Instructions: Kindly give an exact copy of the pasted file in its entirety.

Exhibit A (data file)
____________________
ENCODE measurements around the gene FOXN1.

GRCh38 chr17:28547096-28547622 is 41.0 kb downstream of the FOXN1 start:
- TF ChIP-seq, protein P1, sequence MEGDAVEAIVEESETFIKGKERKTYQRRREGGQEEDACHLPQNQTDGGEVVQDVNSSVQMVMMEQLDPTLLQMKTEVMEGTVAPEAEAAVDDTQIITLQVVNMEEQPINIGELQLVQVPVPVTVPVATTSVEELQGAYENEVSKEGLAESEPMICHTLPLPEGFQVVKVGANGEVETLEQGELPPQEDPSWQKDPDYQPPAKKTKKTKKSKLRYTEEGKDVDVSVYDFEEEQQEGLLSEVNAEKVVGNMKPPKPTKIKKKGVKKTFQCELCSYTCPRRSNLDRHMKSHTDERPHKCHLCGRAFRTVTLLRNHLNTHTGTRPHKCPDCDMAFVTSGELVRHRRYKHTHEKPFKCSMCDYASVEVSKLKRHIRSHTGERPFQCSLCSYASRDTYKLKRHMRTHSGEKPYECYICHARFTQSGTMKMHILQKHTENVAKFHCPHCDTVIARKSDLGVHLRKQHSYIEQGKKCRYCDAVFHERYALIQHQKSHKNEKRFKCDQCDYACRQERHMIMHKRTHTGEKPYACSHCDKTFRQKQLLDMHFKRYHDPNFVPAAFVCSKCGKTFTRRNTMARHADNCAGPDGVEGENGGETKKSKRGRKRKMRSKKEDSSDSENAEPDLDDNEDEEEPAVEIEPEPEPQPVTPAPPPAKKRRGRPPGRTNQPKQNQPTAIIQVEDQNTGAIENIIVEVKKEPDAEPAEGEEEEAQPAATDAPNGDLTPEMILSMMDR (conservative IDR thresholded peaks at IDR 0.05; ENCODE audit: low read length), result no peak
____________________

ENCODE measurements around the gene FOXN1.

GRCh38 chr17:28547096-28547622 is 41.0 kb downstream of the FOXN1 start:
- TF ChIP-seq, protein P1, sequence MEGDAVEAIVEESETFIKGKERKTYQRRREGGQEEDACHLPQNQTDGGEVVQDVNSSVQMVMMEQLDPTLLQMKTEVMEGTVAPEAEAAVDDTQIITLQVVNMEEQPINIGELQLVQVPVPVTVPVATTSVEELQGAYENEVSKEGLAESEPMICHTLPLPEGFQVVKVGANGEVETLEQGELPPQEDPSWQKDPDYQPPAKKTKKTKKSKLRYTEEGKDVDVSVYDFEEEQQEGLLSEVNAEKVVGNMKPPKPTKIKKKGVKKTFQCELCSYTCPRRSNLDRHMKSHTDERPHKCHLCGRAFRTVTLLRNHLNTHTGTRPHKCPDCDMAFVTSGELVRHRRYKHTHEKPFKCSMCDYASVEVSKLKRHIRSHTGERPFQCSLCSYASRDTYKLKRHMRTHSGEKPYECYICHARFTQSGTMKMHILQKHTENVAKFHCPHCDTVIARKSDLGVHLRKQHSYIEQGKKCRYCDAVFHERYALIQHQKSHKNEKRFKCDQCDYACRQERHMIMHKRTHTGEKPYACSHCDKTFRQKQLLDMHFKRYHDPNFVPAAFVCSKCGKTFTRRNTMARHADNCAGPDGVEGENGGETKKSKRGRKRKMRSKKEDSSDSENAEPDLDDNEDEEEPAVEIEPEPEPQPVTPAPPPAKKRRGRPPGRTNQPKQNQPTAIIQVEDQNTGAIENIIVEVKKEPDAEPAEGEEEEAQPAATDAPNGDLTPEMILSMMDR (conservative IDR thresholded peaks at IDR 0.05; ENCODE audit: low read length), result no peak